Academic journal article Cultural Studies Review

Resurrecting Absence: Susan Howe's A Bibliography of the King's Book or, Eikon Basilike and the Historically Unspoken

Academic journal article Cultural Studies Review

Resurrecting Absence: Susan Howe's A Bibliography of the King's Book or, Eikon Basilike and the Historically Unspoken

Article excerpt

Perception of an object means loosing and losing it. Quests end in failure, no victory and sham questor. One answer undoes another and fiction is real. Trust absence, allegory, mystery. The setting not the rising sun is Beauty.

Susan Howe, My Emily Dickinson1

The author of the Eikon Basilike believed that it was 'far better to hold to primitive and uniform Antiquity, than to comply with divided novelty'.2 Whilst such a statement was aimed towards persuading its readers to remain faithful servants to the crown during a moment of serious monarchical review, it is nevertheless an interesting contention to reconsider in the current moment, when writers across the genres are promoting innovative studies of literary history. Susan Howe is one such writer and, as we shall see in this essay, she proves such opinions contained within the Eikon Basilike to be decidedly unfashionable. Those acquainted with Howe's work will recognise not only her evocative visual and verbal landscapes composed on the canvas of her page, but furthermore, her enthusiasm for leading the reader by a thread through the forgotten, marginalised or controversial spaces where dissenting voices linger. Howe's apparent reverence for what is 'not present'-absence, allegory, mystery-is important to her historical mindset as she probes the blanks, gaps and obscurities of textual and historical representation for new mechanisms through which to construct a literary history pertaining to the contemporary moment.

This essay has been inspired not only by my ongoing fascination with Howe's writings, but also by the obvious and enduring interest in, and curiosity towards, the circumstances of King Charles the First's strange 'tyrannical martyrdom' and his evocative posthumous publication. In 2006, whilst browsing the shelves of a small Toronto bookstore, I stumbled across a newly published Broadview edition of the Eikon Basilike. This new text demonstrates that these centuries-old meditations, which so profoundly affected their readers in the wake of the King's execution, continue to arouse the interests of the modern reader. The list of 'contemporary responses' to the King's Book that this edition includes is, not surprisingly, void of a mention of Susan Howe's radical poetic response, composed almost two decades ago. In this particular work, Howe appropriates the 'bibliography' as a device through which to explore the conflicts between fiction and fact, image and text, presence and absence, which permeate contemporary theoretical conceptions of historical writing. However, departing from traditional bibliographical practices (which privilege chronology, objectivity and accuracy of documentation), Howe's radical work challenges the limits of convention both structurally and thematically, and lays the foundations for new historical methodologies. Through such experimental procedures as physically overlapping or rotating words and phrases, or combining 'borrowed' text with her own expressions, Howe's textual 'voices' compete for authority and the reader's attention as they unsettle the reader's understanding of authentic and objective writing. Through close textual and ideological analysis of Howe's work, this essay contemplates innovative methods for conceiving literary history beyond the confines of canonical narratives.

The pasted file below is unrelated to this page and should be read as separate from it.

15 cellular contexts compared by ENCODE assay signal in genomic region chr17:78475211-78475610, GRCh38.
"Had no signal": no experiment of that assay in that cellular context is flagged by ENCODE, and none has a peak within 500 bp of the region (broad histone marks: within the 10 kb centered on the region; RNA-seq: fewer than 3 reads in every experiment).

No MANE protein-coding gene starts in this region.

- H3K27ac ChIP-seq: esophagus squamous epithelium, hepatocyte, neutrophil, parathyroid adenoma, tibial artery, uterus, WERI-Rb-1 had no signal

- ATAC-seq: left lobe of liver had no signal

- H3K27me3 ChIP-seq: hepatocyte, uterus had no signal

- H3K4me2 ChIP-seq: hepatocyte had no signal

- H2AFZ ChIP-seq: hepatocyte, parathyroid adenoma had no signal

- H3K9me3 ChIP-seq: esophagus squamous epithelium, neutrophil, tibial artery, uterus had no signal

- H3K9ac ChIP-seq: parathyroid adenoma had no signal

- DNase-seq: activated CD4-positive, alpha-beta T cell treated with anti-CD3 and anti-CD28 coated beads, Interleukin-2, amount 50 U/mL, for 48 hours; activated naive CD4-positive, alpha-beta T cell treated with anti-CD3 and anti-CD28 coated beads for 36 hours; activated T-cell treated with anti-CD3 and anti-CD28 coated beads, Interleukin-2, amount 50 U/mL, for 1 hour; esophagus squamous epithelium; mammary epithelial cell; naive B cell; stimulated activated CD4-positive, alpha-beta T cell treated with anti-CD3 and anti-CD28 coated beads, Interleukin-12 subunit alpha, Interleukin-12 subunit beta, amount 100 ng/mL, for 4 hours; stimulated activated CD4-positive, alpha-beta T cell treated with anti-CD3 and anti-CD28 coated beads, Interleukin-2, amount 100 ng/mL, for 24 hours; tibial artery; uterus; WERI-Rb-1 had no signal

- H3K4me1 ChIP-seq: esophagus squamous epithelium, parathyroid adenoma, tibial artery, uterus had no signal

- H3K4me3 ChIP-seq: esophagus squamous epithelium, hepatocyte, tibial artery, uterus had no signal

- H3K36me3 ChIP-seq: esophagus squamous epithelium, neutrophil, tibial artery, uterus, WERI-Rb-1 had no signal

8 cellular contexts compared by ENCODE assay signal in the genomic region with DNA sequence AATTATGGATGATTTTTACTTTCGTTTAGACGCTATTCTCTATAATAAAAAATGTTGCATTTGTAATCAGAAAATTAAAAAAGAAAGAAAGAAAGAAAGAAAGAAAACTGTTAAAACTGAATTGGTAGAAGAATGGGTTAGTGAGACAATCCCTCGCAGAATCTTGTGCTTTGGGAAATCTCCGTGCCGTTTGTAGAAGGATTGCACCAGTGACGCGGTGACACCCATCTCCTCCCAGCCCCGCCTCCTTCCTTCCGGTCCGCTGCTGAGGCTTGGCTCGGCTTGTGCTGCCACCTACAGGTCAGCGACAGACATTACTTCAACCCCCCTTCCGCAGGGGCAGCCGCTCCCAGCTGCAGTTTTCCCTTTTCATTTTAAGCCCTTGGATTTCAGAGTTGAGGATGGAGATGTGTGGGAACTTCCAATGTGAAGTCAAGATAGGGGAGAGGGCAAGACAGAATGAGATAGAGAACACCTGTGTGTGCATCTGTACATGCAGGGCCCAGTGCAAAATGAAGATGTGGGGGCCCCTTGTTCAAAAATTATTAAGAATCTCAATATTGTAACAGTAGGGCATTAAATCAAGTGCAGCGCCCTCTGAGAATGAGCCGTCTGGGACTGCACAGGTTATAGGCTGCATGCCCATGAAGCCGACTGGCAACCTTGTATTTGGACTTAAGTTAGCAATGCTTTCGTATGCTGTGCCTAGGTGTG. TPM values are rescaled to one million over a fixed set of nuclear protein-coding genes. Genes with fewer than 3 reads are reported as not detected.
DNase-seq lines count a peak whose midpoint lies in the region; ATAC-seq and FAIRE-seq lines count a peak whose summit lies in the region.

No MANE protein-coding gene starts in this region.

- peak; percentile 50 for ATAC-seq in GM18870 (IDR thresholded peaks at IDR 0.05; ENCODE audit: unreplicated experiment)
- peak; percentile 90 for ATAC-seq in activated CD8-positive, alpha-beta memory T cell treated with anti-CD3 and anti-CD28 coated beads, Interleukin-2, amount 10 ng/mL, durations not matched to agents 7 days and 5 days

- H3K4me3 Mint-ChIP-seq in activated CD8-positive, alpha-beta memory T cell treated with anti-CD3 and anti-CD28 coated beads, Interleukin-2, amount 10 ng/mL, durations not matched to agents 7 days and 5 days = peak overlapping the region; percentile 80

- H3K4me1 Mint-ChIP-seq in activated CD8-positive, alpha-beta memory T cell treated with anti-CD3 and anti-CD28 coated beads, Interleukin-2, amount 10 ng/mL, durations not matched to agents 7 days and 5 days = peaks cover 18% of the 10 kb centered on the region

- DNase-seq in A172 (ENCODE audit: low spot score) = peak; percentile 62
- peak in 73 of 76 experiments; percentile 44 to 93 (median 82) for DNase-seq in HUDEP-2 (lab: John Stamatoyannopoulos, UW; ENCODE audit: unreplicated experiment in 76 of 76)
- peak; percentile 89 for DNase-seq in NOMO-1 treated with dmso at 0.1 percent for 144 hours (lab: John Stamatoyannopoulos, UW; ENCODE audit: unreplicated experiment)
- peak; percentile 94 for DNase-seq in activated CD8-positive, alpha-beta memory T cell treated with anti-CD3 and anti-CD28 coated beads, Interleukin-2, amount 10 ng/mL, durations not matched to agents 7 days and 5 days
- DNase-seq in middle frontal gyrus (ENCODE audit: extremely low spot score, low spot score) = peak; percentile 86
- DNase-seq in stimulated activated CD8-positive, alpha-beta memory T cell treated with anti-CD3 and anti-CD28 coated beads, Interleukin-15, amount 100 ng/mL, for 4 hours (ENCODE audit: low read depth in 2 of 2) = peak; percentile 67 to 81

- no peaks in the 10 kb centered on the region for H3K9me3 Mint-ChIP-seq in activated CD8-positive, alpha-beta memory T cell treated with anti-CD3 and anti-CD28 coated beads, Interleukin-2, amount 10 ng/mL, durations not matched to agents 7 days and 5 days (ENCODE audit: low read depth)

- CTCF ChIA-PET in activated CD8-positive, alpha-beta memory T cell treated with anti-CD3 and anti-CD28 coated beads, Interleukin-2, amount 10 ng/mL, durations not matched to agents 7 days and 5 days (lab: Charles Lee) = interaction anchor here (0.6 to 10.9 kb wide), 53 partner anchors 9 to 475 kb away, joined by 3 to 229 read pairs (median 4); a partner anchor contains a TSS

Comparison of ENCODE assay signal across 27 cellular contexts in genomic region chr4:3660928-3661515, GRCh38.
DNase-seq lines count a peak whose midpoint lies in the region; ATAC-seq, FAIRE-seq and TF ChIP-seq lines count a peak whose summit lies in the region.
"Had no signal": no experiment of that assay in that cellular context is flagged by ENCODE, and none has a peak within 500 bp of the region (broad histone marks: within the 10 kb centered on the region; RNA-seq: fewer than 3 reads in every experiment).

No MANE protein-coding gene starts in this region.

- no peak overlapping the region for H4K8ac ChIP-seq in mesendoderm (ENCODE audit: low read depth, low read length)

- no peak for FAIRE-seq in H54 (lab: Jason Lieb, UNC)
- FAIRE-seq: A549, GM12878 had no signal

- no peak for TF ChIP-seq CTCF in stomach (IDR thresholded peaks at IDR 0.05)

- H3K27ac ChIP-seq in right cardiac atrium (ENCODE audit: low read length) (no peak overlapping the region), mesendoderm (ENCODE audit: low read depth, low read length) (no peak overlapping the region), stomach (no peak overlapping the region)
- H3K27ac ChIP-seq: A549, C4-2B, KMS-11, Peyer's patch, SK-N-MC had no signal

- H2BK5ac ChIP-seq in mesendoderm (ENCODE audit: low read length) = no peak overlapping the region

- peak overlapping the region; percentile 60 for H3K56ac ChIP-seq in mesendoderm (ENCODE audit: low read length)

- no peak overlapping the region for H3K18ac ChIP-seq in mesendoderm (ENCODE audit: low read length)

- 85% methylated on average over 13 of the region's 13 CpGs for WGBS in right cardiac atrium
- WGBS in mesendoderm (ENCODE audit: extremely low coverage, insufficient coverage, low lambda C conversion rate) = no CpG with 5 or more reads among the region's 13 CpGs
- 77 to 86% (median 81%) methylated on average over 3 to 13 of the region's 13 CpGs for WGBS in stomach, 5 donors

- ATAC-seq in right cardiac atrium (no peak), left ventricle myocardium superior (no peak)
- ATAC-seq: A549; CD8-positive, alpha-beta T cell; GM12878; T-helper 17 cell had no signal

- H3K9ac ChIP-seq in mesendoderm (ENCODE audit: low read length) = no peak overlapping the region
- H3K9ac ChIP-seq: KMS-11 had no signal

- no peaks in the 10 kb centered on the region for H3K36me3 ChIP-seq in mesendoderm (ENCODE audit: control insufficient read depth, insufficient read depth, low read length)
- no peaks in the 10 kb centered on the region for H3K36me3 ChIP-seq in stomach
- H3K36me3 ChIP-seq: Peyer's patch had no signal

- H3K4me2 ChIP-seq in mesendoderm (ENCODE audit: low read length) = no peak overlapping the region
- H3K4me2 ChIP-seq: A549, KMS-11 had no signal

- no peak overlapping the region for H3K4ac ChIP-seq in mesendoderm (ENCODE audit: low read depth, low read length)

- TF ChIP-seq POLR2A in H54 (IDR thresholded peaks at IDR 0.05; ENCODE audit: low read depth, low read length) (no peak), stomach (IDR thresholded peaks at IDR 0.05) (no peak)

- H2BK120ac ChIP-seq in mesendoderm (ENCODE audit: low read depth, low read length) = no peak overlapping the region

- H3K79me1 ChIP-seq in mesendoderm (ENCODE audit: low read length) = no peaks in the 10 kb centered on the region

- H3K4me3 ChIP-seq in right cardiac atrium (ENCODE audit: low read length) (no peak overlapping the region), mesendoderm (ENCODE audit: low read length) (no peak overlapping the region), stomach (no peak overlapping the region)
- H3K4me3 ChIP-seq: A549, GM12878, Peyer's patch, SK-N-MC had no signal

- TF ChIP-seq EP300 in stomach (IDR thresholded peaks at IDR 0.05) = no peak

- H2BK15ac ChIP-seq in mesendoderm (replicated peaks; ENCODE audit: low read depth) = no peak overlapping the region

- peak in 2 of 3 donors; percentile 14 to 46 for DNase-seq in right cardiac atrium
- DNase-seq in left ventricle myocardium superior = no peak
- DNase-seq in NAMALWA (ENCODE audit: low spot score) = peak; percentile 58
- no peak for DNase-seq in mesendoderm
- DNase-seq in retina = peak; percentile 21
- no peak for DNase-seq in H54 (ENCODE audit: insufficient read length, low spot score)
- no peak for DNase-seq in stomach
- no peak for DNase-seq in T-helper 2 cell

WHAT IS THE EIKΩON BAΣIΛIKH? Subtitled The Pourtraicture of His Sacred Majestic in his Solitude and Sufferings, the 'King's Book' was published shortly after Charles the First's public execution for treason in 1649. It was supposedly written by Charles as he awaited his fate in prison and contains the King's prayers and meditations, along with his justification of Royalism in the wake of the Civil War that led to his downfall. The popularity of the text reflected badly on the government that had condemned the King, and although there were attempts to quash its publication, at least thirty-five editions were produced in its first year. …

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